"הילדות שלו לא מהירוֹת, הן איטיות."

Translation:His girls are not fast, they are slow.

2 years ago

26 Comments


https://www.duolingo.com/kelmit
kelmit
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I know that 'ילדות' translates to 'girls' and not 'daughters', but the saying that the girls are his implies they're his daughters, no? Or am I trying to translate English quasi-idiomatic expressions too literally?

2 years ago

https://www.duolingo.com/Condate

his daughters = הבנות שלו/בנותיו

2 years ago

https://www.duolingo.com/Ploomich
PloomichPlus
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it translates to either girls or "female children", so although there's another word for daughters you ARE right and it's even quite common.

2 years ago

https://www.duolingo.com/Tzipity

So, like in English when one might say "my girls" or "his girls" and mean my/ his daughters.

2 years ago

https://www.duolingo.com/NaftaliFri1
NaftaliFri1
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Yes, but even stronger, since it is the actual word for daughter.

2 years ago

https://www.duolingo.com/Tzipity

Ah, okay so it does actually mean daughters then in addition to "בנות"? I'm also using a set of textbooks and CDs and they used banot and introduced yelda at the same time specifically to mean girl. So I wasn't sure. If it also meant daughter officially or was just implied like my English example. What exactly is the difference between the two? Is one more common?

2 years ago

https://www.duolingo.com/NaftaliFri1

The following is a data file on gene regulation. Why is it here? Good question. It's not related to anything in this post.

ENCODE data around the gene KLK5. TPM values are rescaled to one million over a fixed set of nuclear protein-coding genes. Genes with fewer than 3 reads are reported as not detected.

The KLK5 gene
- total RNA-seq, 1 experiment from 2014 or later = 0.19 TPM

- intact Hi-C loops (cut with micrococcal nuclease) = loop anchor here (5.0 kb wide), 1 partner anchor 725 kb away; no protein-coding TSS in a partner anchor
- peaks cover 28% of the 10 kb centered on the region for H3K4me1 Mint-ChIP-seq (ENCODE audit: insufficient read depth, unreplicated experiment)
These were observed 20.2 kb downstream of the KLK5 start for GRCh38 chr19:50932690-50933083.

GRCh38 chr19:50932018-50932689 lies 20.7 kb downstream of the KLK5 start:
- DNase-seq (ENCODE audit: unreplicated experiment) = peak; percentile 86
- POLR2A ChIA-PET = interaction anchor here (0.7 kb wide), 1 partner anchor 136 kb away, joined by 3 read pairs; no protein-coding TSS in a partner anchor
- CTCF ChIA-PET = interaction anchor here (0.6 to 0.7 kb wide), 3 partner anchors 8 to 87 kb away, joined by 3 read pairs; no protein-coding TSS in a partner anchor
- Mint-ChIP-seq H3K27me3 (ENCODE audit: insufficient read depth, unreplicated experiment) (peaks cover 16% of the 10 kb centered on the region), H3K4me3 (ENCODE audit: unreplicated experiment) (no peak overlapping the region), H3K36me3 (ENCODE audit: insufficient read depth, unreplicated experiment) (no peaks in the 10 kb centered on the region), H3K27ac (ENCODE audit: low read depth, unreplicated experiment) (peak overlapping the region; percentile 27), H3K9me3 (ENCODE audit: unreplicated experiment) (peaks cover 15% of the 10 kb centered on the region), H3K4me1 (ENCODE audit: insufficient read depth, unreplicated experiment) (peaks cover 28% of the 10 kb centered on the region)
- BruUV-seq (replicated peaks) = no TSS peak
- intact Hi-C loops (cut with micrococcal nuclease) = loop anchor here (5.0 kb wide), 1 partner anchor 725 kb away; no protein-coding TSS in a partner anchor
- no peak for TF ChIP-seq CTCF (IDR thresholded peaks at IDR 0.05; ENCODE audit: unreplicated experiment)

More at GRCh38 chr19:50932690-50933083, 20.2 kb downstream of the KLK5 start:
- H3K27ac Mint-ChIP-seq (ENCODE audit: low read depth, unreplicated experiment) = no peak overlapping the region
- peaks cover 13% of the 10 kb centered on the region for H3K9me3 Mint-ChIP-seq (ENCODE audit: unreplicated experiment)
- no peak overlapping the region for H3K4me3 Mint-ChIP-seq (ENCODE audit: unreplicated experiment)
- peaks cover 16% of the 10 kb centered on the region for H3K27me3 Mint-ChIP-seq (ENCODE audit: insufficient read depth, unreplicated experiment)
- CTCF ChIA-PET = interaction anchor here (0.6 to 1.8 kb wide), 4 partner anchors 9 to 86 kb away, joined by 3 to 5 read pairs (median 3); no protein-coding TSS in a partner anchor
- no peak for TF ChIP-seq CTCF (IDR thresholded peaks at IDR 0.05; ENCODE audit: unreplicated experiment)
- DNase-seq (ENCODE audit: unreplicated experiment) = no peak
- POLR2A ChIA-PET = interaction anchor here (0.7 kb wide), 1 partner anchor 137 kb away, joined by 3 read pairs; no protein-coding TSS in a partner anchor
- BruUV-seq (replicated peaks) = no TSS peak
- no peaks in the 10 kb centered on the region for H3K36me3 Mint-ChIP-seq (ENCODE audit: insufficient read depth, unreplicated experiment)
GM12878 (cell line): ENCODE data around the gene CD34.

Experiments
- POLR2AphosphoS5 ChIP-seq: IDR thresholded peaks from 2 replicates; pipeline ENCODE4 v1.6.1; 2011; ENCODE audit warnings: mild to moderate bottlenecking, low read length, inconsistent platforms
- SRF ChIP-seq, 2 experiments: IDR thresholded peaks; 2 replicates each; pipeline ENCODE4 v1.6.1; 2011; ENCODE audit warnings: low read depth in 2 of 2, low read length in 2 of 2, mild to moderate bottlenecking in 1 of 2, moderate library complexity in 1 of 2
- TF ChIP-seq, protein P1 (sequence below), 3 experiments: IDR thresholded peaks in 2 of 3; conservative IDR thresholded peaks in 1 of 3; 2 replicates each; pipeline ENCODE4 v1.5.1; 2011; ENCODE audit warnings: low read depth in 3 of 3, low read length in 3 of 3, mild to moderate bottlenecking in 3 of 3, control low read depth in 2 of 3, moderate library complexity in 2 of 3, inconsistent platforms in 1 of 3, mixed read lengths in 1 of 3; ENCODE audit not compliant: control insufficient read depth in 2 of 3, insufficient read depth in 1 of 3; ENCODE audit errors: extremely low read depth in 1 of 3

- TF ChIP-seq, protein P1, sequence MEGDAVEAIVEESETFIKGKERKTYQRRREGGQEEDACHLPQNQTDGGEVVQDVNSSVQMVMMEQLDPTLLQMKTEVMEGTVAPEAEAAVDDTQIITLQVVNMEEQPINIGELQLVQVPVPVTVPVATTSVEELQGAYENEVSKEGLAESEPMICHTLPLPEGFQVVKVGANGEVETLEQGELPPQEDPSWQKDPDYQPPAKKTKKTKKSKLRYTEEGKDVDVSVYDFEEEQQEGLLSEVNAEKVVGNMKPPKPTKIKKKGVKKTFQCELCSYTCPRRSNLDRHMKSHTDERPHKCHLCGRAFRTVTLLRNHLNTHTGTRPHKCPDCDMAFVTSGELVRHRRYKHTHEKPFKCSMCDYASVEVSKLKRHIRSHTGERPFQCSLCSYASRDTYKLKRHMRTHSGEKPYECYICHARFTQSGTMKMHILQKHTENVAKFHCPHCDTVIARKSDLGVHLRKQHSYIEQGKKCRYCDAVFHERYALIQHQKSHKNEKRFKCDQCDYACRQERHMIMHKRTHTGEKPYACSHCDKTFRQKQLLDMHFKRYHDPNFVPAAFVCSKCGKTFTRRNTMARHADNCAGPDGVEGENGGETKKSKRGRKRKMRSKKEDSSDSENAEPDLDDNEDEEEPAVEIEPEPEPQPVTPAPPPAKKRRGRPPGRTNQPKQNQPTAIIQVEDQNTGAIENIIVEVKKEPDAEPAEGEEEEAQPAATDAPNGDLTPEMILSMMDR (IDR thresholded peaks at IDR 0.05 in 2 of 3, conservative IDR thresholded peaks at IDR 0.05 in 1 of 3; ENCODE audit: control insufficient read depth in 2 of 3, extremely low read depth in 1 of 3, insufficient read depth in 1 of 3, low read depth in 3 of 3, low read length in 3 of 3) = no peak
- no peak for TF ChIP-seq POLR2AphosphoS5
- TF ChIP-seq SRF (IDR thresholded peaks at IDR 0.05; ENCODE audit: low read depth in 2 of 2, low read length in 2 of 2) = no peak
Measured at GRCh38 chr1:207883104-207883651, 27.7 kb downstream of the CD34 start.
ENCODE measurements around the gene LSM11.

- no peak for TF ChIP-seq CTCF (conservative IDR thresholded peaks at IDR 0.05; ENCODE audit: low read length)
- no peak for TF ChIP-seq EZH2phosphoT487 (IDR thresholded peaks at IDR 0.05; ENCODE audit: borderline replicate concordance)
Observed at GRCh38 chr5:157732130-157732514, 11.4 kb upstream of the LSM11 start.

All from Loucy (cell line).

NaftaliFri1
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Both can be used for girl. בת/בנות might address females of all ages (I guess somewhat like "girl" in English). ילדה is more female child.

The word for daughter is בת. I don't know if it's more accurate to say that it is the official word for daughter, or that there is none, so it's used as a default. Either way, that is the word.

Using ילדה for daughter is not very common, but it can happen. This will always be with context though, and can mean other things (like English "his girl")

היא ילדה שלו - She is his girl (can mean daughter, or can mean she's part of the team he's leading etc.)

היא בת שלו - Can only mean she's his daughter

2 years ago

https://www.duolingo.com/NaftaliFri1
NaftaliFri1
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like the French "fille"

2 years ago

https://www.duolingo.com/Gerardd88
Gerardd88
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I'm very often confused by the fact that they don't make any pauses between words, sometimes as if there was virtually no segmentation. Final sounds are entirely 'moved' to the next word, or here ת ש are pronounced as is they were merged to ch sound.

I don't expect anything like German with glottal stops at the beginning of every word but I have never really heard any language like this. Is Hebrew really always pronounced this way?

2 years ago

https://www.duolingo.com/Tzipity

Play it a few times. I hear the pauses here and usually do. I listen to a lot of hebrew music and movies (and am a bit of an Israeli politics junkie) and I find the more familiar I am with the words being said the clearer they sounds but I get what you're saying, because when I'm not very familiar with what's being said it becomes hard to tell where words stop or start. The speaker for the course is also speaking slower than normal so that may have an effect as well, like there's kind of a pause before the "ות" ending on "הילדות" yet I do here the pause after and before "שלו".

What I think maybe doesn't help is that hebrew has almost it's own rhythm and sort of almost rhymes with the matching endings on words and just the way the words sound themselves. Maybe? For sure the speaker in the course uses uneven pauses where we maybe wouldn't expect them and while I heard this one fine there have been others I hear like you mentioned. Especially when trying to distinguish if a word starts with "ha" or the word before it ended in "ha". I have gotten several listening exercises wrong for that.